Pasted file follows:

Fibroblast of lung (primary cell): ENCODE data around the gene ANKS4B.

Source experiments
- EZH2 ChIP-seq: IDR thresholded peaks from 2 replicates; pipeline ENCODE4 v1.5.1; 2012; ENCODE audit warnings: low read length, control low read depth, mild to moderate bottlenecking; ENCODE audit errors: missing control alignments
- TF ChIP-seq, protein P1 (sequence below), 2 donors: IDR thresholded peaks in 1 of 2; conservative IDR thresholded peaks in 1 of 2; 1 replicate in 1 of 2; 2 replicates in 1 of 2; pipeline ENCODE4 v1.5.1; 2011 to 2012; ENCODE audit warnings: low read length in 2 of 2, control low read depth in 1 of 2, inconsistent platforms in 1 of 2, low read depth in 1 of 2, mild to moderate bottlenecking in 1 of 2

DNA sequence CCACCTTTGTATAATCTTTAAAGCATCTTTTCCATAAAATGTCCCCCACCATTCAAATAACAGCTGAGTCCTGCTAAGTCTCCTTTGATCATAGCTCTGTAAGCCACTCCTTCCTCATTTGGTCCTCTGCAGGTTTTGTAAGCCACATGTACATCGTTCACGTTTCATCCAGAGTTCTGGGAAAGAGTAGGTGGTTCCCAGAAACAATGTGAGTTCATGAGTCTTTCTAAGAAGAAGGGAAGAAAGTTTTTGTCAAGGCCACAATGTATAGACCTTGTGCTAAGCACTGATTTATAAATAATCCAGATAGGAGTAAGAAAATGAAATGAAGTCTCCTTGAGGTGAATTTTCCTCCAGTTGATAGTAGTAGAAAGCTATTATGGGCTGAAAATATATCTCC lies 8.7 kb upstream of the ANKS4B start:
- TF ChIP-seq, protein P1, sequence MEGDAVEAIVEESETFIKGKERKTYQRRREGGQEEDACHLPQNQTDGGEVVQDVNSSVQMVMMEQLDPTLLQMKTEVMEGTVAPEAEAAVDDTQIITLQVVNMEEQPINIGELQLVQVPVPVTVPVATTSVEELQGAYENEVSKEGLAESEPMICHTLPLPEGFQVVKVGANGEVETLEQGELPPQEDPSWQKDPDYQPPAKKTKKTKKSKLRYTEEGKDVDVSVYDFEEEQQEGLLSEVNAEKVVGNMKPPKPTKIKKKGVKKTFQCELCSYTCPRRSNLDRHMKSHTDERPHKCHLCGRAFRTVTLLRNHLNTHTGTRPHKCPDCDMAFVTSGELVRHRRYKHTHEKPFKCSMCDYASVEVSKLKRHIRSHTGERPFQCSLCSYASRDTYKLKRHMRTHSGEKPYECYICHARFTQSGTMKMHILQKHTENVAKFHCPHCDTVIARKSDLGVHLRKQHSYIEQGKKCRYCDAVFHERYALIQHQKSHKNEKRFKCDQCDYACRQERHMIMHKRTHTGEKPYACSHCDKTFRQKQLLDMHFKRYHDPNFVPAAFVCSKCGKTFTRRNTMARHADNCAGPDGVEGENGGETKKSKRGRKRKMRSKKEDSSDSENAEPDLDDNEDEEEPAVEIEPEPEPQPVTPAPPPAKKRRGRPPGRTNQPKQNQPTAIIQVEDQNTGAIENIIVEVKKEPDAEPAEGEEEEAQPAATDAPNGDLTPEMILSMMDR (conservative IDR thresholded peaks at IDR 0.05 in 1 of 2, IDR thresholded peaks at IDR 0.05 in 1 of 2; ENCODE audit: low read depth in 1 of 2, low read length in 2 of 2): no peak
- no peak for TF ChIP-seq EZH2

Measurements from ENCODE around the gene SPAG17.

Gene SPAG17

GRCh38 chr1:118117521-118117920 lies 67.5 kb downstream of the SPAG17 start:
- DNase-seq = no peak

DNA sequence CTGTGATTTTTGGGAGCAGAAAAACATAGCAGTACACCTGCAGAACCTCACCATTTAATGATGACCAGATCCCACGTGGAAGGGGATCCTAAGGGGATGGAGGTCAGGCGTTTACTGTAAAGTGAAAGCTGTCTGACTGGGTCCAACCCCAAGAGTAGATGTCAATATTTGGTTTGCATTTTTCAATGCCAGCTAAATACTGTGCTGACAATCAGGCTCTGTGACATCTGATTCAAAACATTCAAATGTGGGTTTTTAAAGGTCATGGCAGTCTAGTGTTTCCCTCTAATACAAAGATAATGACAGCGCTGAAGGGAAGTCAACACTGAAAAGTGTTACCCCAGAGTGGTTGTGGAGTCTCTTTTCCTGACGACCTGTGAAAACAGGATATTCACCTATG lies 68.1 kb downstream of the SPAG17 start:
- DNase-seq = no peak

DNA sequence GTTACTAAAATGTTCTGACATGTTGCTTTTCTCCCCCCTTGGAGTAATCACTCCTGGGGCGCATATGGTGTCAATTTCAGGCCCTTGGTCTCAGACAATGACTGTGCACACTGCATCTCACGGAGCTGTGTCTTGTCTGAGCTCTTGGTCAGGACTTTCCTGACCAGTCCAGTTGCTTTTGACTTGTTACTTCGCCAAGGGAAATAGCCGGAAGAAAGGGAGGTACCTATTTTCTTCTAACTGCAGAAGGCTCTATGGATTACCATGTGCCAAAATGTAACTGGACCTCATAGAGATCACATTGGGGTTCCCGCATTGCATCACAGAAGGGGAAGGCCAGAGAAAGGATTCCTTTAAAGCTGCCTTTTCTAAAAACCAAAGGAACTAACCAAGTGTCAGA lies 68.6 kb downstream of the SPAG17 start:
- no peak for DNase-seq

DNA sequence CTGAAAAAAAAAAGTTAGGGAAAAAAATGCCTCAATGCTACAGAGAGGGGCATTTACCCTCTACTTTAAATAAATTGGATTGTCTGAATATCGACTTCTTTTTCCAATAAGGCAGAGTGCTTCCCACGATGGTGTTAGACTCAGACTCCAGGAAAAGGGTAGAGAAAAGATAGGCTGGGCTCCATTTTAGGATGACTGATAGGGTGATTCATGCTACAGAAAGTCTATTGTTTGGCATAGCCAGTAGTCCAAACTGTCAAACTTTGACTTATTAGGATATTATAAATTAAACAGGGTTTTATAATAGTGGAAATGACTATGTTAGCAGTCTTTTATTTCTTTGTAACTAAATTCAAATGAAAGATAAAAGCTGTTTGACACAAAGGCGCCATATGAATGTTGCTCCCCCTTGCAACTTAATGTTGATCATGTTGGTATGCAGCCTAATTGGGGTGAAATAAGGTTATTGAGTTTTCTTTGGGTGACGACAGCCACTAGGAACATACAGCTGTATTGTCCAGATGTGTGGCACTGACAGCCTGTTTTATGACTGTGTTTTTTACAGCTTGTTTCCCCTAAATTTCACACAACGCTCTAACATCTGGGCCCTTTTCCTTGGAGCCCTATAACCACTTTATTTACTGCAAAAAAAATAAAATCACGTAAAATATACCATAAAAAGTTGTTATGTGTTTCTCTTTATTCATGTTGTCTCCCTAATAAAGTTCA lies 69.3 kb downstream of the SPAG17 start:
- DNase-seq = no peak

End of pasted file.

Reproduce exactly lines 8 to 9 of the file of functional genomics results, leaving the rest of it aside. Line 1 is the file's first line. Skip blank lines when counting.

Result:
Measurements from ENCODE around the gene SPAG17.

Gene SPAG17